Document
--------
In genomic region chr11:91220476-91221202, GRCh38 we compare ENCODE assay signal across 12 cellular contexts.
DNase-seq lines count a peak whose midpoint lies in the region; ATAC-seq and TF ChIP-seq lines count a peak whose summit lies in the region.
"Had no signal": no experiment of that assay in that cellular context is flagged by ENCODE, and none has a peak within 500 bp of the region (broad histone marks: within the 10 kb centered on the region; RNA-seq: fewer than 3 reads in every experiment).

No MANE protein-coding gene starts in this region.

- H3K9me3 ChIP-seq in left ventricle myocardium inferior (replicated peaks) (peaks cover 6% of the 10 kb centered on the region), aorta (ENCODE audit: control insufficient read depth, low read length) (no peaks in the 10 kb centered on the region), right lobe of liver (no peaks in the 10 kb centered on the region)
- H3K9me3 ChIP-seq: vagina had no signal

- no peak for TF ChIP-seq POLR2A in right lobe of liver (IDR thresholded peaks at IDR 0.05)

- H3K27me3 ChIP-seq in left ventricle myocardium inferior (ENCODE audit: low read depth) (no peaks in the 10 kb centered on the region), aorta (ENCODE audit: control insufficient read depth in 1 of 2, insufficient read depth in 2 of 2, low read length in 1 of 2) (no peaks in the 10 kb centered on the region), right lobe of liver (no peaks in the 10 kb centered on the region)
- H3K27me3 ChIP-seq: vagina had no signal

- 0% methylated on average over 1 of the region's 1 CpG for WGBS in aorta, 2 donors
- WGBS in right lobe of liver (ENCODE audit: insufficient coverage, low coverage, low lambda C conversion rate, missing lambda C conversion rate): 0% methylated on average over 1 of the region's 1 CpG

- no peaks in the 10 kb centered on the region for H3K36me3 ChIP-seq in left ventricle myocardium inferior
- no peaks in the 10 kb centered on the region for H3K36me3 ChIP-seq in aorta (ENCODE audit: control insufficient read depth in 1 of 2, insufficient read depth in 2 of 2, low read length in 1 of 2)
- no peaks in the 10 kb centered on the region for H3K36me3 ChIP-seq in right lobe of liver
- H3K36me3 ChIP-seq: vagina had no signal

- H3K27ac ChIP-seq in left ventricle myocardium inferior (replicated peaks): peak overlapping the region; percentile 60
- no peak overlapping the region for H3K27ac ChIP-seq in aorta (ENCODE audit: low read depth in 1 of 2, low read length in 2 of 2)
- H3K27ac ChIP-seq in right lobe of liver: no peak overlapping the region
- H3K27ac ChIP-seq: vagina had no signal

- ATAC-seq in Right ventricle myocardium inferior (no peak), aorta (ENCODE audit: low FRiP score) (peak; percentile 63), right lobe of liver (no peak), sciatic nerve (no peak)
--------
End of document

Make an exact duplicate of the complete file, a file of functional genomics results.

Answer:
In genomic region chr11:91220476-91221202, GRCh38 we compare ENCODE assay signal across 12 cellular contexts.
DNase-seq lines count a peak whose midpoint lies in the region; ATAC-seq and TF ChIP-seq lines count a peak whose summit lies in the region.
"Had no signal": no experiment of that assay in that cellular context is flagged by ENCODE, and none has a peak within 500 bp of the region (broad histone marks: within the 10 kb centered on the region; RNA-seq: fewer than 3 reads in every experiment).

No MANE protein-coding gene starts in this region.

- H3K9me3 ChIP-seq in left ventricle myocardium inferior (replicated peaks) (peaks cover 6% of the 10 kb centered on the region), aorta (ENCODE audit: control insufficient read depth, low read length) (no peaks in the 10 kb centered on the region), right lobe of liver (no peaks in the 10 kb centered on the region)
- H3K9me3 ChIP-seq: vagina had no signal

- no peak for TF ChIP-seq POLR2A in right lobe of liver (IDR thresholded peaks at IDR 0.05)

- H3K27me3 ChIP-seq in left ventricle myocardium inferior (ENCODE audit: low read depth) (no peaks in the 10 kb centered on the region), aorta (ENCODE audit: control insufficient read depth in 1 of 2, insufficient read depth in 2 of 2, low read length in 1 of 2) (no peaks in the 10 kb centered on the region), right lobe of liver (no peaks in the 10 kb centered on the region)
- H3K27me3 ChIP-seq: vagina had no signal

- 0% methylated on average over 1 of the region's 1 CpG for WGBS in aorta, 2 donors
- WGBS in right lobe of liver (ENCODE audit: insufficient coverage, low coverage, low lambda C conversion rate, missing lambda C conversion rate): 0% methylated on average over 1 of the region's 1 CpG

- no peaks in the 10 kb centered on the region for H3K36me3 ChIP-seq in left ventricle myocardium inferior
- no peaks in the 10 kb centered on the region for H3K36me3 ChIP-seq in aorta (ENCODE audit: control insufficient read depth in 1 of 2, insufficient read depth in 2 of 2, low read length in 1 of 2)
- no peaks in the 10 kb centered on the region for H3K36me3 ChIP-seq in right lobe of liver
- H3K36me3 ChIP-seq: vagina had no signal

- H3K27ac ChIP-seq in left ventricle myocardium inferior (replicated peaks): peak overlapping the region; percentile 60
- no peak overlapping the region for H3K27ac ChIP-seq in aorta (ENCODE audit: low read depth in 1 of 2, low read length in 2 of 2)
- H3K27ac ChIP-seq in right lobe of liver: no peak overlapping the region
- H3K27ac ChIP-seq: vagina had no signal

- ATAC-seq in Right ventricle myocardium inferior (no peak), aorta (ENCODE audit: low FRiP score) (peak; percentile 63), right lobe of liver (no peak), sciatic nerve (no peak)